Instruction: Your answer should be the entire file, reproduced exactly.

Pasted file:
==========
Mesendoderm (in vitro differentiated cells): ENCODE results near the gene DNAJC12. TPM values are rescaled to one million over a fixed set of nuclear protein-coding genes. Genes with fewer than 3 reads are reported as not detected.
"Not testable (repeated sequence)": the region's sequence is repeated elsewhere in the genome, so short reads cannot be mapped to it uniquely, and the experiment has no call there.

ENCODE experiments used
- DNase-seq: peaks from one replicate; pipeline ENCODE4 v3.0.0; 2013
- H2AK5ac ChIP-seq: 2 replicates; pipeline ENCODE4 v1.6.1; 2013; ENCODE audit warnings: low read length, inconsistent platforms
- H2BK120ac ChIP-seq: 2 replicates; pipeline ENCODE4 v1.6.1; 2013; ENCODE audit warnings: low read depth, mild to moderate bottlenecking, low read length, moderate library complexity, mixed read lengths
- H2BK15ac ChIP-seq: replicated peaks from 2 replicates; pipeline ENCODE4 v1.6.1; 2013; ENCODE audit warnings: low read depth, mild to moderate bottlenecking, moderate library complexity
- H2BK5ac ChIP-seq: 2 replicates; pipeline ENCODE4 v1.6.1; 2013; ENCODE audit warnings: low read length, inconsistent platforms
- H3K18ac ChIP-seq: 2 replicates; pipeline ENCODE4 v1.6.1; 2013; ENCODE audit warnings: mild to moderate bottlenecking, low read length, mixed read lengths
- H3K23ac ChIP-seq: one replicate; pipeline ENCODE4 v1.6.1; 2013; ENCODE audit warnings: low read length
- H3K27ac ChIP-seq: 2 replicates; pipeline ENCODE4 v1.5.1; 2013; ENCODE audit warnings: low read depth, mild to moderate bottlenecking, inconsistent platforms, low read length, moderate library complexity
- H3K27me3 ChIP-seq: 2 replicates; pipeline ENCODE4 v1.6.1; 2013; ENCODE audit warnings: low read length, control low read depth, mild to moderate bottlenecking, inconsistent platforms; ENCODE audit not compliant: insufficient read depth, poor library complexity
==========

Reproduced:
Mesendoderm (in vitro differentiated cells): ENCODE results near the gene DNAJC12. TPM values are rescaled to one million over a fixed set of nuclear protein-coding genes. Genes with fewer than 3 reads are reported as not detected.
"Not testable (repeated sequence)": the region's sequence is repeated elsewhere in the genome, so short reads cannot be mapped to it uniquely, and the experiment has no call there.

ENCODE experiments used
- DNase-seq: peaks from one replicate; pipeline ENCODE4 v3.0.0; 2013
- H2AK5ac ChIP-seq: 2 replicates; pipeline ENCODE4 v1.6.1; 2013; ENCODE audit warnings: low read length, inconsistent platforms
- H2BK120ac ChIP-seq: 2 replicates; pipeline ENCODE4 v1.6.1; 2013; ENCODE audit warnings: low read depth, mild to moderate bottlenecking, low read length, moderate library complexity, mixed read lengths
- H2BK15ac ChIP-seq: replicated peaks from 2 replicates; pipeline ENCODE4 v1.6.1; 2013; ENCODE audit warnings: low read depth, mild to moderate bottlenecking, moderate library complexity
- H2BK5ac ChIP-seq: 2 replicates; pipeline ENCODE4 v1.6.1; 2013; ENCODE audit warnings: low read length, inconsistent platforms
- H3K18ac ChIP-seq: 2 replicates; pipeline ENCODE4 v1.6.1; 2013; ENCODE audit warnings: mild to moderate bottlenecking, low read length, mixed read lengths
- H3K23ac ChIP-seq: one replicate; pipeline ENCODE4 v1.6.1; 2013; ENCODE audit warnings: low read length
- H3K27ac ChIP-seq: 2 replicates; pipeline ENCODE4 v1.5.1; 2013; ENCODE audit warnings: low read depth, mild to moderate bottlenecking, inconsistent platforms, low read length, moderate library complexity
- H3K27me3 ChIP-seq: 2 replicates; pipeline ENCODE4 v1.6.1; 2013; ENCODE audit warnings: low read length, control low read depth, mild to moderate bottlenecking, inconsistent platforms; ENCODE audit not compliant: insufficient read depth, poor library complexity